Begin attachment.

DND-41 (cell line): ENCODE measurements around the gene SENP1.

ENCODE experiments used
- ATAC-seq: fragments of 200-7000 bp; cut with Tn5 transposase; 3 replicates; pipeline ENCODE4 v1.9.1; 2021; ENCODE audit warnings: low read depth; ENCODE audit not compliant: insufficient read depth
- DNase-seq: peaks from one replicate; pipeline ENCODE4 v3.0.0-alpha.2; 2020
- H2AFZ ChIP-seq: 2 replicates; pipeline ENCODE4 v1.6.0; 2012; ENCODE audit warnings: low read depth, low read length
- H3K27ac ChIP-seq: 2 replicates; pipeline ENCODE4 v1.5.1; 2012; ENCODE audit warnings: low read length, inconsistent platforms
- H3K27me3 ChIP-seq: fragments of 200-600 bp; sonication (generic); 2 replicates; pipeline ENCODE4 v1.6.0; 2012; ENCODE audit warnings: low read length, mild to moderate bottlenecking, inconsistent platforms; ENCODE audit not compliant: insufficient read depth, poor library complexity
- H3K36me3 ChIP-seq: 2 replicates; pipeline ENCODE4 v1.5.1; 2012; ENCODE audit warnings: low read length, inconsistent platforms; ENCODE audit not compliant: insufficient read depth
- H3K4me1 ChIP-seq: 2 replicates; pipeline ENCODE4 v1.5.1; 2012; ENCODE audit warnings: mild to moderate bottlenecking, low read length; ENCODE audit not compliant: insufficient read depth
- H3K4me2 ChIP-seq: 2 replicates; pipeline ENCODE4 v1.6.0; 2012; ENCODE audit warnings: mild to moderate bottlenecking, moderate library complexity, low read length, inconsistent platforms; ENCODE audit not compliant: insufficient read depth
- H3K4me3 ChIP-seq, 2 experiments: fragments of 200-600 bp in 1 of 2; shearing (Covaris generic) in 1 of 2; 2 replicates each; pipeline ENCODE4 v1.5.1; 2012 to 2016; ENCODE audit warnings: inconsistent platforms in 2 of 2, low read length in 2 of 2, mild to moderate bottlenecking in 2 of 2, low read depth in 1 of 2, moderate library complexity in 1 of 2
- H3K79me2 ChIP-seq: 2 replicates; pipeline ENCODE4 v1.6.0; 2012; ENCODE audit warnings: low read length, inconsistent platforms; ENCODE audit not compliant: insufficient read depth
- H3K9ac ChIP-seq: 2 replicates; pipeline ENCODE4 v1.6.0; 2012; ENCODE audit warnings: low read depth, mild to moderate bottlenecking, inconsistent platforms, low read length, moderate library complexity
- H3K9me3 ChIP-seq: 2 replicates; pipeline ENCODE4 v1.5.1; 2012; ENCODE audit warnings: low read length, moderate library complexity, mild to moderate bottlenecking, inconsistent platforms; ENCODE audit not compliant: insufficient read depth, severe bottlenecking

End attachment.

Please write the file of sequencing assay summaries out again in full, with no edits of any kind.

DND-41 (cell line): ENCODE measurements around the gene SENP1.

ENCODE experiments used
- ATAC-seq: fragments of 200-7000 bp; cut with Tn5 transposase; 3 replicates; pipeline ENCODE4 v1.9.1; 2021; ENCODE audit warnings: low read depth; ENCODE audit not compliant: insufficient read depth
- DNase-seq: peaks from one replicate; pipeline ENCODE4 v3.0.0-alpha.2; 2020
- H2AFZ ChIP-seq: 2 replicates; pipeline ENCODE4 v1.6.0; 2012; ENCODE audit warnings: low read depth, low read length
- H3K27ac ChIP-seq: 2 replicates; pipeline ENCODE4 v1.5.1; 2012; ENCODE audit warnings: low read length, inconsistent platforms
- H3K27me3 ChIP-seq: fragments of 200-600 bp; sonication (generic); 2 replicates; pipeline ENCODE4 v1.6.0; 2012; ENCODE audit warnings: low read length, mild to moderate bottlenecking, inconsistent platforms; ENCODE audit not compliant: insufficient read depth, poor library complexity
- H3K36me3 ChIP-seq: 2 replicates; pipeline ENCODE4 v1.5.1; 2012; ENCODE audit warnings: low read length, inconsistent platforms; ENCODE audit not compliant: insufficient read depth
- H3K4me1 ChIP-seq: 2 replicates; pipeline ENCODE4 v1.5.1; 2012; ENCODE audit warnings: mild to moderate bottlenecking, low read length; ENCODE audit not compliant: insufficient read depth
- H3K4me2 ChIP-seq: 2 replicates; pipeline ENCODE4 v1.6.0; 2012; ENCODE audit warnings: mild to moderate bottlenecking, moderate library complexity, low read length, inconsistent platforms; ENCODE audit not compliant: insufficient read depth
- H3K4me3 ChIP-seq, 2 experiments: fragments of 200-600 bp in 1 of 2; shearing (Covaris generic) in 1 of 2; 2 replicates each; pipeline ENCODE4 v1.5.1; 2012 to 2016; ENCODE audit warnings: inconsistent platforms in 2 of 2, low read length in 2 of 2, mild to moderate bottlenecking in 2 of 2, low read depth in 1 of 2, moderate library complexity in 1 of 2
- H3K79me2 ChIP-seq: 2 replicates; pipeline ENCODE4 v1.6.0; 2012; ENCODE audit warnings: low read length, inconsistent platforms; ENCODE audit not compliant: insufficient read depth
- H3K9ac ChIP-seq: 2 replicates; pipeline ENCODE4 v1.6.0; 2012; ENCODE audit warnings: low read depth, mild to moderate bottlenecking, inconsistent platforms, low read length, moderate library complexity
- H3K9me3 ChIP-seq: 2 replicates; pipeline ENCODE4 v1.5.1; 2012; ENCODE audit warnings: low read length, moderate library complexity, mild to moderate bottlenecking, inconsistent platforms; ENCODE audit not compliant: insufficient read depth, severe bottlenecking